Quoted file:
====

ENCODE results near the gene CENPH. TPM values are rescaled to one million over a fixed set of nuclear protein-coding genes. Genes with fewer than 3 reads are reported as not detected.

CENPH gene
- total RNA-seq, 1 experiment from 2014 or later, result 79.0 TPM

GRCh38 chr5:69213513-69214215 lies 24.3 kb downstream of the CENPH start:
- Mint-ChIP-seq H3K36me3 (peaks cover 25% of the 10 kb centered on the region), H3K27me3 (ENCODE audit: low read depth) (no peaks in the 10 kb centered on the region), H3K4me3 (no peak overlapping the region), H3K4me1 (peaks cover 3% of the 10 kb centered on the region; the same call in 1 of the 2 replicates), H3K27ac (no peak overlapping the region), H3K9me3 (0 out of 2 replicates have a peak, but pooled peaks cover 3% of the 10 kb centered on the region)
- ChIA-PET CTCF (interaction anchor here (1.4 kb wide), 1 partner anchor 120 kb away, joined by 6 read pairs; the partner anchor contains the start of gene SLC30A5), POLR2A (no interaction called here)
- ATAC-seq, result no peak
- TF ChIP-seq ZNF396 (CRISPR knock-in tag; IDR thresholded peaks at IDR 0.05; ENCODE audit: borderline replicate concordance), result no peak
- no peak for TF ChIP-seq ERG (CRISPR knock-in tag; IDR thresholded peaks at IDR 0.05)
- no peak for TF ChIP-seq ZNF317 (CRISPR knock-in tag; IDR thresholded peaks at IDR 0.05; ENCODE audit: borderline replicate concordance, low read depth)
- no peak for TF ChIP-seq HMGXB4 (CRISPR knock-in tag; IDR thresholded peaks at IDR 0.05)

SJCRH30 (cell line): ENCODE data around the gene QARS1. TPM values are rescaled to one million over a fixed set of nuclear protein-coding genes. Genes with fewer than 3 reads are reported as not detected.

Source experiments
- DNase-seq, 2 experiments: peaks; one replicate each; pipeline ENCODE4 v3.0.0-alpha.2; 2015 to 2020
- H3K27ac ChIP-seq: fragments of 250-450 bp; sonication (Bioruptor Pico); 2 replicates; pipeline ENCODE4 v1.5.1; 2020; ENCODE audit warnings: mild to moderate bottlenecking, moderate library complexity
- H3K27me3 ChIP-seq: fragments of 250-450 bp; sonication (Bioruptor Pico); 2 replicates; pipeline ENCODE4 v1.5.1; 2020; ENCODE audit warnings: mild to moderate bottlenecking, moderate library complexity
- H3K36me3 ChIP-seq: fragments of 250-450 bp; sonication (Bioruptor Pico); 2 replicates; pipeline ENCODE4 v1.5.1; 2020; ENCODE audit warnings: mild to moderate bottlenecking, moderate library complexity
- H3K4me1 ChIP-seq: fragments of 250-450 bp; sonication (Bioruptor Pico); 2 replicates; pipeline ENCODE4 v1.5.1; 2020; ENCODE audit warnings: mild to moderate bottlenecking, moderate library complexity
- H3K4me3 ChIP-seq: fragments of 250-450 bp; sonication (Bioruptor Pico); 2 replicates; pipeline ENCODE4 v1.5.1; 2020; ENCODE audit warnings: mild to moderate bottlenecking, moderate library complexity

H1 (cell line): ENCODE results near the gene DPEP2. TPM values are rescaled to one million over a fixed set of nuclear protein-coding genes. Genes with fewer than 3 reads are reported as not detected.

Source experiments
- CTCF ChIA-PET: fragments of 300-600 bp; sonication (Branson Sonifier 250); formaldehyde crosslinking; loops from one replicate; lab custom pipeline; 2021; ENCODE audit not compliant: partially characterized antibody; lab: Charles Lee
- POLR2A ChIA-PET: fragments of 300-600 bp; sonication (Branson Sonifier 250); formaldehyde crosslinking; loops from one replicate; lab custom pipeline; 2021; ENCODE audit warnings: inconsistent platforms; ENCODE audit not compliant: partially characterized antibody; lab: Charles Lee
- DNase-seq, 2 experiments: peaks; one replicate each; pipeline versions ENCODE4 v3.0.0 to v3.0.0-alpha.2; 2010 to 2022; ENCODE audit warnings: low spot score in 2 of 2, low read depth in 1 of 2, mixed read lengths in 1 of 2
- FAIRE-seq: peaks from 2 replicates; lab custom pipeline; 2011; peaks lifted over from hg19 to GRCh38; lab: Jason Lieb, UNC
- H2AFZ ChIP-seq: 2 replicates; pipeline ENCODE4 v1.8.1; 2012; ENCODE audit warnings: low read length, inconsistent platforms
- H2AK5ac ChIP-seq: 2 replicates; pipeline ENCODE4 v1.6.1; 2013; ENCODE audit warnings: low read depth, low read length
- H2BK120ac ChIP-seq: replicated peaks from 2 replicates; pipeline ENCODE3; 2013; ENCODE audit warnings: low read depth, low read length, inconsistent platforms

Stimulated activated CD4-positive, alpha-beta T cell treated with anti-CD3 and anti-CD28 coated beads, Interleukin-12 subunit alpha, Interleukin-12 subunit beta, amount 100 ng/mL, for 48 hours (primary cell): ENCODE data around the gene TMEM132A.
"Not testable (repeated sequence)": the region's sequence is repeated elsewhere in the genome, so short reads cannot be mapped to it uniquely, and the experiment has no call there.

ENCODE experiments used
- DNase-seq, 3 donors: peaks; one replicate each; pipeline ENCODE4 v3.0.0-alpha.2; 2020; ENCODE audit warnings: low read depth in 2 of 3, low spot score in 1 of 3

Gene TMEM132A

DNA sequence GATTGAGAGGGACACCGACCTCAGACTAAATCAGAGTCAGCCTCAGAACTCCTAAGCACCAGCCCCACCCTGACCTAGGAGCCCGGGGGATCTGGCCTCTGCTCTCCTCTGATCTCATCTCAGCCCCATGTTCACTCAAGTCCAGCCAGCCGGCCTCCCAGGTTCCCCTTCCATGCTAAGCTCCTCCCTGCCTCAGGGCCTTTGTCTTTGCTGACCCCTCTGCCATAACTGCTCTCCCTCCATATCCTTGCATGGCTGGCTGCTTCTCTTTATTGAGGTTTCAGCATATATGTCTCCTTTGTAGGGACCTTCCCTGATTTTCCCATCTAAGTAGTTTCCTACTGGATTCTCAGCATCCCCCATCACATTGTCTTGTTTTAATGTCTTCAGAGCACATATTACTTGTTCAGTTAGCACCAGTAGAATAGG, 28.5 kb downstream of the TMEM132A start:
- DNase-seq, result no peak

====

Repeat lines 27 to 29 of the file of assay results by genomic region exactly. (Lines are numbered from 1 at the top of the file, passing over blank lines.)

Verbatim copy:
- H2AK5ac ChIP-seq: 2 replicates; pipeline ENCODE4 v1.6.1; 2013; ENCODE audit warnings: low read depth, low read length
- H2BK120ac ChIP-seq: replicated peaks from 2 replicates; pipeline ENCODE3; 2013; ENCODE audit warnings: low read depth, low read length, inconsistent platforms

Stimulated activated CD4-positive, alpha-beta T cell treated with anti-CD3 and anti-CD28 coated beads, Interleukin-12 subunit alpha, Interleukin-12 subunit beta, amount 100 ng/mL, for 48 hours (primary cell): ENCODE data around the gene TMEM132A.